Violence Undone, as the name exemplifies, is about undoing violence. Nudity in the Indian context has several connotations and histories of twists and turns. The sure-fire turning point was during the colonial period when the victorian morality erased the earlier understanding of nudity and sexuality. This period saw the churning of sexual minorities, pushing their natural acts as illegal evil expressions. Suddenly, covering up was associated with the status quo and some had to fight to wear clothes. But, I am referring to the peace of undoing the act of covering up. Of hiding. When violence is undone, peace prevails. It is the peace that Buddha idealized. The Ahimsa that Gandhi stood for. The Communion that Narayana Guru had expressed. These revolutionaries walked around half-naked and showed that they didn’t have anything to hide in the world. Imagine, they were from the era during which weapons of violence such as swords and guns were freely carried by almost everyone. Buddha gave up the path of violence. Gandhi stood with a wooden stick against the oppressive forces of Colonial powers. Narayana Guru did the same for his own people. In their powerful ways, these and other such great visionaries and humanists revolutionized the world.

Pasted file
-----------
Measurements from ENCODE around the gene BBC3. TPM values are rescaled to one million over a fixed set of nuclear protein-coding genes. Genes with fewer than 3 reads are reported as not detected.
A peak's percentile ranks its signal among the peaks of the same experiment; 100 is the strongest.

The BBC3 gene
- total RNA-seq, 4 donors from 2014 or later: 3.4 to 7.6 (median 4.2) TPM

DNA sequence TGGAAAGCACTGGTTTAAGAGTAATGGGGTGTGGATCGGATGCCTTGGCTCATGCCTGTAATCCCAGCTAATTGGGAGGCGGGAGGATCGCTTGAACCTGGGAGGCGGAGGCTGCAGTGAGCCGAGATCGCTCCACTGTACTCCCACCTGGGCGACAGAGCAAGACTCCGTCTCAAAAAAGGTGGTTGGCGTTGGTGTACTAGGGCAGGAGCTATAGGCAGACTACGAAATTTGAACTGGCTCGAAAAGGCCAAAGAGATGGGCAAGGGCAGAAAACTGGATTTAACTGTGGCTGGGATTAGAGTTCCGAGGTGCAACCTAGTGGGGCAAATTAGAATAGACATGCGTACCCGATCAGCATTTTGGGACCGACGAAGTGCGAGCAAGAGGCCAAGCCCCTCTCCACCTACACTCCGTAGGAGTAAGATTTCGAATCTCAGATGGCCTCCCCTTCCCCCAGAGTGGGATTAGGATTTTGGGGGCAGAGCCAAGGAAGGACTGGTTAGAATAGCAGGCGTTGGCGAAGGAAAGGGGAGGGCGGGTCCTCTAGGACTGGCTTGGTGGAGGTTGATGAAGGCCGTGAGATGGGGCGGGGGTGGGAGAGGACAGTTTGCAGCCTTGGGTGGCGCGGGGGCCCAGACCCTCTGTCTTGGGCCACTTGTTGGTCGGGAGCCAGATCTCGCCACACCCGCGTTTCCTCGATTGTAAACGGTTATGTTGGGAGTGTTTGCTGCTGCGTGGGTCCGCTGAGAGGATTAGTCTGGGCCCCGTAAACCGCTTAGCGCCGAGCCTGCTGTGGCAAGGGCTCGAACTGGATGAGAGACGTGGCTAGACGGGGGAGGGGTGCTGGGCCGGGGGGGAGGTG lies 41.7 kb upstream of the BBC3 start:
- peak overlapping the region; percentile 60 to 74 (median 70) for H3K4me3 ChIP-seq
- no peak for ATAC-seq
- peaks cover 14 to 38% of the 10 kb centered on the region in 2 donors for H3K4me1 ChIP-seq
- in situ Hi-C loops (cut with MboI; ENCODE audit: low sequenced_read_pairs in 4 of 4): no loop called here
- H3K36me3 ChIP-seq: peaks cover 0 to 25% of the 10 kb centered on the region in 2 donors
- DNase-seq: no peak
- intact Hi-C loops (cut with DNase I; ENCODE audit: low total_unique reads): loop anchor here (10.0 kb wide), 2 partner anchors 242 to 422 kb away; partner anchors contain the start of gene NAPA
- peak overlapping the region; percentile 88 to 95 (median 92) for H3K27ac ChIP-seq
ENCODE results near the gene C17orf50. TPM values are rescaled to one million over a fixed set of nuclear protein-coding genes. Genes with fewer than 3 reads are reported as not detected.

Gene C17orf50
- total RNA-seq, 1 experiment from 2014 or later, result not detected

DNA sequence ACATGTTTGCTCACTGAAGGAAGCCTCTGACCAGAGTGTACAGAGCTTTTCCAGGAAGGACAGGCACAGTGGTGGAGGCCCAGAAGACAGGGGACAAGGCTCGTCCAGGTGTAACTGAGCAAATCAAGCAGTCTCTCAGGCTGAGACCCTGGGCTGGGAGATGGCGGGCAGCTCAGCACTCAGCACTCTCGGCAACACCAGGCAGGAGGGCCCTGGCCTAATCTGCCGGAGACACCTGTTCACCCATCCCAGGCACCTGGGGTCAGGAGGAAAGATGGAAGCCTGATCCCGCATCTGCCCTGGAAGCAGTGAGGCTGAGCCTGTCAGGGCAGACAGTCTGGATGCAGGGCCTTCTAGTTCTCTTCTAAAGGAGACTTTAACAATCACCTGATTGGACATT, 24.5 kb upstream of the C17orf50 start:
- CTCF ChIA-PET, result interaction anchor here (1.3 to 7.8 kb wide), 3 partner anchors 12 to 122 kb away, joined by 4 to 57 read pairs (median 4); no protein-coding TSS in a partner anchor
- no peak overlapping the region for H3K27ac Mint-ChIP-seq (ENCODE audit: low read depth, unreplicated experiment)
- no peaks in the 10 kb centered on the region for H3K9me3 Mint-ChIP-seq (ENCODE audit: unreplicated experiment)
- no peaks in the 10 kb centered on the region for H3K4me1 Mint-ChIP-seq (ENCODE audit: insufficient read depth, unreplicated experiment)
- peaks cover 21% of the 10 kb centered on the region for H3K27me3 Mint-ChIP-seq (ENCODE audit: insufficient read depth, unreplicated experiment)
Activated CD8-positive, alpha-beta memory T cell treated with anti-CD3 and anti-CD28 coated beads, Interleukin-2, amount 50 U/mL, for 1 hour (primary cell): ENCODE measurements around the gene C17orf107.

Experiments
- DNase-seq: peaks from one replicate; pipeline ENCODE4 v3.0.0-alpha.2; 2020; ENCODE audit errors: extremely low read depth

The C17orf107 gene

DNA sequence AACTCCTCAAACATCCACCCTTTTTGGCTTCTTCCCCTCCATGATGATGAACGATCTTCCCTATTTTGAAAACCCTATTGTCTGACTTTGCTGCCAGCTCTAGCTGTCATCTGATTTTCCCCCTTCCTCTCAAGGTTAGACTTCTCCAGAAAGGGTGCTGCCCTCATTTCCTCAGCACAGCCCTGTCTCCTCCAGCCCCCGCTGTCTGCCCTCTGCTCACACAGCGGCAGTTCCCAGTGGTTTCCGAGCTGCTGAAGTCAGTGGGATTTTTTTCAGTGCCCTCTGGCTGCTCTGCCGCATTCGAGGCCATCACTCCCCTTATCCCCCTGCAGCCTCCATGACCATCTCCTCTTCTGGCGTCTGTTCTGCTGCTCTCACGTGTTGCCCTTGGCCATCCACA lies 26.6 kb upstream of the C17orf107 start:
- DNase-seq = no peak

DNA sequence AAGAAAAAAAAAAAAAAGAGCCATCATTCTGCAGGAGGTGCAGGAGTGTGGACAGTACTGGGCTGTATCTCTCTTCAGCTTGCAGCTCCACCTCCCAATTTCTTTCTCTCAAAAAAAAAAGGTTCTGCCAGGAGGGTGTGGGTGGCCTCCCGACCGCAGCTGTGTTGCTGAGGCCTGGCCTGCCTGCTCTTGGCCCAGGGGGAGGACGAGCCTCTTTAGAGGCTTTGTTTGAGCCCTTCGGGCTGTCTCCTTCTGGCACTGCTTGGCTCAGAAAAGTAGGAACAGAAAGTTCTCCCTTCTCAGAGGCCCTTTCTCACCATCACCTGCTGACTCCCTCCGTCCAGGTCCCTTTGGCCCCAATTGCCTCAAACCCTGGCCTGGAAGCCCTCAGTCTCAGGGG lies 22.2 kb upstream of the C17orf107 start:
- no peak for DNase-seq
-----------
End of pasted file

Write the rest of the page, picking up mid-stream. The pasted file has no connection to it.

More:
Inspired by them, in my own little ways, Violence Undone is an attempt to peel the layers of friction and fear. This body of work also includes nudes of biological and sexual minorities as well as nude self-portraits. In the undressing, it is revealed that there is nothing harmful hidden in the very skin. In sexual expressions, there is absolutely no violence. Eroticism is also acts of love. That way, violence is only being one upon them, not by them. Lotus & Knife, on the other hand, criticizes the politically perpetuated communal violence. Created during the highly turbulent periods, I was also focusing on the violence & terror that was slowly consuming normal existences. But, these weren’t gross images of agony and blood that were published in newspapers and exhibited in galleries/museums. Rather, these are probing the possibilities of undoing this violence – politically and photographically.